HBO Max Originals Masterplan
Dane-and-date: Netflix isn’t the only streamer going hard in the international drama space. WarnerMedia’s HBO Max revealed Danish drama series Kamikaze will be the first show commissioned and produced from Europe to launch simultaneously in all territories. The move brings the streamer in line with rivals such as Netflix, Amazon and Apple in terms of launching shows in all of its markets at the same time, giving them the opportunity to create a global buzz on social media and replicate the success of breakout local-language hits such as, yep you guessed it, Squid Game.
Teething Problems For BBC Bullying Overhaul
Meetings in the diary: The BBC will meet with leading industry bodies over the coming weeks to work out how its new anti-bullying and harassment guidelines, revealed exclusively by Deadline last week, can be met. While broadly welcomed by UK indie bosses, production managers reported being “overwhelmed” with paperwork. “The BBC is passing the buck to production companies and bombarding them in an already stretched and exhausting, lacking-in-resources environment,” said one. Ouch.
Superna Kalle sit-down: Having broken the news last week of Starz’ international streamer Starzplay/Sony Pictures’ ambitious multi-lingual drama series Xrey about Spain’s controversial former king Juan Carlos I, Deadline sat down with president of international networks Superna Kalle for a strategy chat. Speaking to Tom Grater, Superna talked co-pro opportunities, Spanish appeal and revealed the number of projects the streamer has formally committed to.
Ryders on the Storm
Black creatives rally round “vetoed” candidate: The BBC found itself in hot water over a race issue yet again this week, with senior Black and Asian UK creatives including legendary comedian Lenny Henry (pictured) penning an open letter to Chair Richard Sharp seeking reassurances that “advocating for our industry to be diverse will not block people from being employed by the BBC.” The controversy surrounds the reported “vetoing” by Director General Tim Davie of diversity campaigner Marcus Ryder to a senior BBC News role. Ryder is due to meet with Davie on 9 November and the BBC has said it is “wrong to suggest any veto was exercised,” but the episode is threatening to turn into the corporation’s latest PR nightmare. This one looks set to run and run.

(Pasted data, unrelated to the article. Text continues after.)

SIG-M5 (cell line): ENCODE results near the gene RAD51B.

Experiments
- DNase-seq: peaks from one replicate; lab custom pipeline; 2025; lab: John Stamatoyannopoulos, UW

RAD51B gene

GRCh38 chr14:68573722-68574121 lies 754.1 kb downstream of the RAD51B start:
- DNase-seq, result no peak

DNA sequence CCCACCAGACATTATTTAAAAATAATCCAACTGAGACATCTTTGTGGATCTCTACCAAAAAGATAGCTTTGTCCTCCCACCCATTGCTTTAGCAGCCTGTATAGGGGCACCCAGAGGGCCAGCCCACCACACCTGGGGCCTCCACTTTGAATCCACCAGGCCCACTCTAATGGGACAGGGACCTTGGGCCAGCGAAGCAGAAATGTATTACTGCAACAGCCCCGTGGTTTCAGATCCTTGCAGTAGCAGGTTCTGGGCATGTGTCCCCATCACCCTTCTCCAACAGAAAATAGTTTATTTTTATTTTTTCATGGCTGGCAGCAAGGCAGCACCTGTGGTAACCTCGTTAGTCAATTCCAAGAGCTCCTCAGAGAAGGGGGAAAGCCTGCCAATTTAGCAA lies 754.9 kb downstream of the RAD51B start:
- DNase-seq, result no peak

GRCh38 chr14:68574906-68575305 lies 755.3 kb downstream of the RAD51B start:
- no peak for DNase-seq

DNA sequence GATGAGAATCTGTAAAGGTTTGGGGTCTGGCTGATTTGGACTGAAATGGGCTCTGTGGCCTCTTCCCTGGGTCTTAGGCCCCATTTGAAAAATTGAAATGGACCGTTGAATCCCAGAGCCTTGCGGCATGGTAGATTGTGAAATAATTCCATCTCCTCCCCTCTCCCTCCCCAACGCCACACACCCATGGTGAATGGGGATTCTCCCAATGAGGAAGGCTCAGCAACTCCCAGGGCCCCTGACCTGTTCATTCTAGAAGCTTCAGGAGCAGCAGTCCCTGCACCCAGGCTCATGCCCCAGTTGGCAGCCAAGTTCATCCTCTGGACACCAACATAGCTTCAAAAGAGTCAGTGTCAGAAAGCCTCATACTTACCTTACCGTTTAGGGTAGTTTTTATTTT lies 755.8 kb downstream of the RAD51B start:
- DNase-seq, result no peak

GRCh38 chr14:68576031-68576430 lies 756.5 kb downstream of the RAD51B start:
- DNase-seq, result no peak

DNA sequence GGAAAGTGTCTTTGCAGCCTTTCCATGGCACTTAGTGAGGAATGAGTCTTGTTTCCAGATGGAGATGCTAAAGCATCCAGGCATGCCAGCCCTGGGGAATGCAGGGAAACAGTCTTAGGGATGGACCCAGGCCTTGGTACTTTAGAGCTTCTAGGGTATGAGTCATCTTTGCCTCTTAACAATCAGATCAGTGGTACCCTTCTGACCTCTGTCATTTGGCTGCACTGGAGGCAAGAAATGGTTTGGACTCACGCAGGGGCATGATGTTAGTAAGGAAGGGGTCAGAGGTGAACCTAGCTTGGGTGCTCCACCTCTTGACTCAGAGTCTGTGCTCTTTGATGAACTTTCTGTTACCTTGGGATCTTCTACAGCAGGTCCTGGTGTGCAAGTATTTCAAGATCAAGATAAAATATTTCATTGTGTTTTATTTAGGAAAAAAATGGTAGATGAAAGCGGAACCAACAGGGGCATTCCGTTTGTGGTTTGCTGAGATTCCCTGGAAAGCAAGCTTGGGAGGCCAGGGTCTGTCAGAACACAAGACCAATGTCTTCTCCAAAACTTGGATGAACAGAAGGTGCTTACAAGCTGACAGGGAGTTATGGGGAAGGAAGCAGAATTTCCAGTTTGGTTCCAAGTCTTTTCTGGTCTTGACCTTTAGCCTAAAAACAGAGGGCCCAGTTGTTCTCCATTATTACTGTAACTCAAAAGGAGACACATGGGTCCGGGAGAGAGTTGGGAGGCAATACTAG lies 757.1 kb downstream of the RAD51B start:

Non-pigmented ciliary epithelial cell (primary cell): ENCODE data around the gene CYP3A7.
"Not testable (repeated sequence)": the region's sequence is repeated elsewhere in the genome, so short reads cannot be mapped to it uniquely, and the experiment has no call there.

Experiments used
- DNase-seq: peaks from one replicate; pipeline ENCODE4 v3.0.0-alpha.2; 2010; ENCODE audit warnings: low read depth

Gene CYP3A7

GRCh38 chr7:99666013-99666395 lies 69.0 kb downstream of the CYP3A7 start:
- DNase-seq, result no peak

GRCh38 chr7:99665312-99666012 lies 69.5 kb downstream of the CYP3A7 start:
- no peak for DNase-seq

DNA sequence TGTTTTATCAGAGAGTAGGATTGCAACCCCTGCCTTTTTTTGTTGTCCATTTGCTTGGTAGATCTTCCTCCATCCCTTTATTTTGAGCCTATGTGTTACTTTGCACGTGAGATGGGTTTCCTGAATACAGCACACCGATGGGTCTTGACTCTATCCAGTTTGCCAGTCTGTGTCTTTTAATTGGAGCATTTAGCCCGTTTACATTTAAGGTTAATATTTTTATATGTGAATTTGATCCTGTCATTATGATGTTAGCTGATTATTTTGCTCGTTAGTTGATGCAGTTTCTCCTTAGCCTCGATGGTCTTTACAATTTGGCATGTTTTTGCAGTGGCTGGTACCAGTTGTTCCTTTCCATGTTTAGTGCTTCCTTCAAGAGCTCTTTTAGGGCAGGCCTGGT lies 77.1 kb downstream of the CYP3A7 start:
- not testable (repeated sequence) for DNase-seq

🌶️ Hot One of the week: Andreas had the exclusive on Amazon Studios’ circa-$30M acquisition of Garth Davis’ sci-fi thriller Foe.
🌶️ Another one: High in the Clouds’ Jon Croker is to adapt anticipated fantasy novel series Skandar And The Unicorn Thief for Sony Pictures.
🌶️ Another one: Black British boxing sensation Len Johnson’s story is to be told in a feature film from Rush exec Guy East, penned by the “godmother of Black British playwrights” Winsome Pinnock.
🍿 Box Office: Denis Villeneuve’s sci-fi epic Dune is expected to land in the $70M+ range as its long-awaited US opening takes place this weekend.
🚚 On the move: In the UK, former Shine development boss Jonathan Meenagh has been snapped up by Lion TV to aid the indie’s Stateside push
🚚 On the move: ITV Studios’ veteran production boss Sally Debonnaire has called time on an illustrious 40-year career that included stints managing Talkback and Avalon.
🏆 Awards Circuit: The Berlin International Film Festival has signed up The Sixth Sense filmmaker M. Night Shyamalan as its 2022 jury president.
🏆 Awards Circuit: Iran is to send Asghar Farhadi’s A Hero to the Oscars and Mexico will do the same for Netflix flick Prayers For The Stolen
Tom Grater contributed to this week’s International Insider